THE ENEMY WITHIN:
Radical Feminism in the Christian Churches
Ed. Christine M. Kelly
(Family Publications, 1992, 135 pages, $7.50. Available from Freedom Publishing)
Reviewed by Catherine Sheehan
In her foreword to this excellent collection of essays, Professor Alice Von Hildebrand gives a perfect definition of feminism as it exists in modern-day society. She writes that 'feminism wages war on femininity, and unwittingly labours toward a total victory of men over women.' Here she is reiterating the often- quoted sentiment expressed by G.K. Chesterton that a feminist is 'one who dislikes the chief feminine characteristics' (What is Wrong with the World, p.197).
The nine essays in this collection document and critique the effects of radical feminism in the Christian churches. Some of the stories related are horrifying as they describe feminist liturgies, paganism, witches' covens, pro-abortion rhetoric and lesbianism, all occurring within 'Christian' communities.
Feminist ideology within the church demands a new 'women- centred' theology, which in effect means that the religion ceases to be Christian, and inevitably leads to the call for women priests. Feminism within the church and secular feminism have now become indistinguishable, and therefore equality with men is sought in the Church through imitation of men.
This proclaims the inferiority of the feminine and the superiority of the masculine, demonstrating the absurdity of feminism as a movement for women's rights and dignity.
In their essay titled 'The Bishops' Dilemma: Radical Feminism within the Catholic Church of England and Wales,' Christine Kelly and Valerie Riches outline the emergence and infiltration of feminism into the Church in the UK in the 1980s. They point out that most of the damage was done by a very small group of women running several organisations from the same address, giving the impression that they were a large body of Christian women.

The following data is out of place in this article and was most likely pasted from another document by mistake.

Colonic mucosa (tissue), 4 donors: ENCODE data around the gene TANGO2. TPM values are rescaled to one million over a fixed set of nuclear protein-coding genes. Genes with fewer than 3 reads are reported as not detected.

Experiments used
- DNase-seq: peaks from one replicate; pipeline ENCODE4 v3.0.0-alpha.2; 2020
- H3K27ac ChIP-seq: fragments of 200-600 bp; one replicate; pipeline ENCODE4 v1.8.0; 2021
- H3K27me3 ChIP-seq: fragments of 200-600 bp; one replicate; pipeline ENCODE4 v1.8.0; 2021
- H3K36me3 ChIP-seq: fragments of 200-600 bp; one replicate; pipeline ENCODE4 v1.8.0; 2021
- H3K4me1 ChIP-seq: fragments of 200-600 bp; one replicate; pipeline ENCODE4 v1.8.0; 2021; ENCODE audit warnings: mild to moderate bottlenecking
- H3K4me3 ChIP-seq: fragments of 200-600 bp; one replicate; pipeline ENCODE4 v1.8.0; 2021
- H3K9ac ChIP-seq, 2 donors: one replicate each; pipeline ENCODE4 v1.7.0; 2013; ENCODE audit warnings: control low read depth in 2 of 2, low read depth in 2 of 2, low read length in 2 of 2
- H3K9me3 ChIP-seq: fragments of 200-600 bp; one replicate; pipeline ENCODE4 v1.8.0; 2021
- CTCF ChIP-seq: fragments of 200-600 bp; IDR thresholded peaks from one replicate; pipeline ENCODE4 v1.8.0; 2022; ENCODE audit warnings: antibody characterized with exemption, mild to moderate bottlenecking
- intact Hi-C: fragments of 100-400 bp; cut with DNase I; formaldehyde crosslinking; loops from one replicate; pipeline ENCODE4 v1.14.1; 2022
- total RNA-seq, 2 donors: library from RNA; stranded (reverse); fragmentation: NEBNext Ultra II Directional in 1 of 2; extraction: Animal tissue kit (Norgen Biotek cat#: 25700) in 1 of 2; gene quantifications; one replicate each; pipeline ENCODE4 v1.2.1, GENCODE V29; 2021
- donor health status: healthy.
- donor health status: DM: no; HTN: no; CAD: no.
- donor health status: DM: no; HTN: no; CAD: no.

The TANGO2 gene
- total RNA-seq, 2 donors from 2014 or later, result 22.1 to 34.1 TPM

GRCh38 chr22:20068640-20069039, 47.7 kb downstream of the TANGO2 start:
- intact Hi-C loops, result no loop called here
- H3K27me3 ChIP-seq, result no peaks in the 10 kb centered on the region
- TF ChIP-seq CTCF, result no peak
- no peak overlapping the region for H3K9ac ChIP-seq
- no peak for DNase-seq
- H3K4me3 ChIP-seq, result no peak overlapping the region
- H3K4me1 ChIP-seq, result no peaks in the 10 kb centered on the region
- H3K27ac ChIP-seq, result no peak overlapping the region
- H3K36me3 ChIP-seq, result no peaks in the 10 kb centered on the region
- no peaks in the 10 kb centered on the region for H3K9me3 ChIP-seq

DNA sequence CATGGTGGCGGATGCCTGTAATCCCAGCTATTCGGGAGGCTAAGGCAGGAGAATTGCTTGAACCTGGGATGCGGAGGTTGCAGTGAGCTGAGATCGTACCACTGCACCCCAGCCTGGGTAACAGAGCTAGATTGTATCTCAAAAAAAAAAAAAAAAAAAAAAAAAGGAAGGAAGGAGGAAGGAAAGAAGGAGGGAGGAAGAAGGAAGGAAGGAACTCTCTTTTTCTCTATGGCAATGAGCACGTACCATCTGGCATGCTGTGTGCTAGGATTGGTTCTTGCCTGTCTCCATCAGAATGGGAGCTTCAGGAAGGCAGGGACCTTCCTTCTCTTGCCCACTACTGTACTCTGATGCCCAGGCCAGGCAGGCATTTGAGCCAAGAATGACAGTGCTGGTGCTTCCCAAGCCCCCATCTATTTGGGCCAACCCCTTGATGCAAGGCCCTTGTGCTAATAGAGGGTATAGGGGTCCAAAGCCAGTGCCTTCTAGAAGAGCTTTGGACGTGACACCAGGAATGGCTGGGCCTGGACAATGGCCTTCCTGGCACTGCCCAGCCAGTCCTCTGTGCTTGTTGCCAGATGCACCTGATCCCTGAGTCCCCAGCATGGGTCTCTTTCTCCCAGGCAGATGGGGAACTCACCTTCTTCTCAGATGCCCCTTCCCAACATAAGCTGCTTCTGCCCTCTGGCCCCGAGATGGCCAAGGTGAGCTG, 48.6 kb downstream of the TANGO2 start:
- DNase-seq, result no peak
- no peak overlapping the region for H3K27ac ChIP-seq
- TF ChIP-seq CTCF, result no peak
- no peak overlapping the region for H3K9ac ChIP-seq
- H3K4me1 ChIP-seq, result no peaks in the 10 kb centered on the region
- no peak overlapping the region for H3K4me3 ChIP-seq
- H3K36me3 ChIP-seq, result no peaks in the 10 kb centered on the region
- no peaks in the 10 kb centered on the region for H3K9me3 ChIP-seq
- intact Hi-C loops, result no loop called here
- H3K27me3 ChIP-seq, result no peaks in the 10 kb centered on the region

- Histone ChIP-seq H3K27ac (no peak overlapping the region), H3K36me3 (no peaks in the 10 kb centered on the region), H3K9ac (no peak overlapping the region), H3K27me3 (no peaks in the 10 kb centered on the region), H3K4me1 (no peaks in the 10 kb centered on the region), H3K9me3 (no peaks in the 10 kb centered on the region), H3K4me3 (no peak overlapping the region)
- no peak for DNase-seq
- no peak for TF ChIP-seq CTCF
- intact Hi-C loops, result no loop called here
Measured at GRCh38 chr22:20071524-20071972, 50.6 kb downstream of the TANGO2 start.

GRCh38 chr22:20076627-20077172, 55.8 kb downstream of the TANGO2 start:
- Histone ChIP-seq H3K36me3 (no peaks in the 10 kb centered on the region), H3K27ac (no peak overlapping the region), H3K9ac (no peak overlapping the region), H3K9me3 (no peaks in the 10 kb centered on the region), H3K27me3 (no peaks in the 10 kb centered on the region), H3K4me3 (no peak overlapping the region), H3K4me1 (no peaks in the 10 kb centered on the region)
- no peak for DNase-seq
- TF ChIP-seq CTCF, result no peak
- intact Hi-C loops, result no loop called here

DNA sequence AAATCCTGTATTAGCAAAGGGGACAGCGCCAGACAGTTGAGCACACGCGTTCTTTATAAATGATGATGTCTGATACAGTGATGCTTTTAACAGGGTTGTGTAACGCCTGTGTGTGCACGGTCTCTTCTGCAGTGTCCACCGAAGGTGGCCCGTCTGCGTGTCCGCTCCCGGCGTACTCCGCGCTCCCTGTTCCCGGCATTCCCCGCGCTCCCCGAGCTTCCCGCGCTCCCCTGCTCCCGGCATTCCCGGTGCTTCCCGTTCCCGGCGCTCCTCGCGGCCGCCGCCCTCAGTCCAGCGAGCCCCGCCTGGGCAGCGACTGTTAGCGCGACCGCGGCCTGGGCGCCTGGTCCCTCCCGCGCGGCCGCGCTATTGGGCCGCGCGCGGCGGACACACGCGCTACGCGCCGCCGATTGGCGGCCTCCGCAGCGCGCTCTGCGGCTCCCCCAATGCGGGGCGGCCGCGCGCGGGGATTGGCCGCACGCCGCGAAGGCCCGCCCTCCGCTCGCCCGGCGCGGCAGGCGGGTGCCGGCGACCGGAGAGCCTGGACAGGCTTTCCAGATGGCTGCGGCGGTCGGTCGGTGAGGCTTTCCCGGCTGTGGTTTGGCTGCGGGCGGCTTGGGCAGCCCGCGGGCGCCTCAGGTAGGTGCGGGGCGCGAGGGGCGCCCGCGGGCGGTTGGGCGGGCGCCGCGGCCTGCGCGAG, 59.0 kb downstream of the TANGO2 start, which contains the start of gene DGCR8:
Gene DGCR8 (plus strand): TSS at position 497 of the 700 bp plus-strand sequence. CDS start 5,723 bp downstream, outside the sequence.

'What seemed to be', they write, 'a string of spontaneously formed organisations nationwide, was, however, in reality, a network being run from a semi-detached house in Dulwich .... Anyone unaware of this tangled network could be forgiven for believing that a sizeable groundswell of radical feminist opinion existed throughout the Church. In fact such views were represented by a few highly active and so-called 'loyal-dissenters'.'
This network of organisations included St Joan's International Alliance and the Catholic Women's Network. Throughout this collection of essays the same names occur up time and again when referring to the main instigators within the feminist movement. The most prominent one is feminist theologian Rosemary Radford Reuther, who openly admitted she had more devotion to pagan female deities such as Isis, Athena and Artemis than to the Virgin Mary.
A 'woman-centred' theology as promoted by feminists leads to worship of creation rather than the creator. Worship of creation is essentially pagan and consequently many feminist liturgies involve New Age practices and even witchcraft.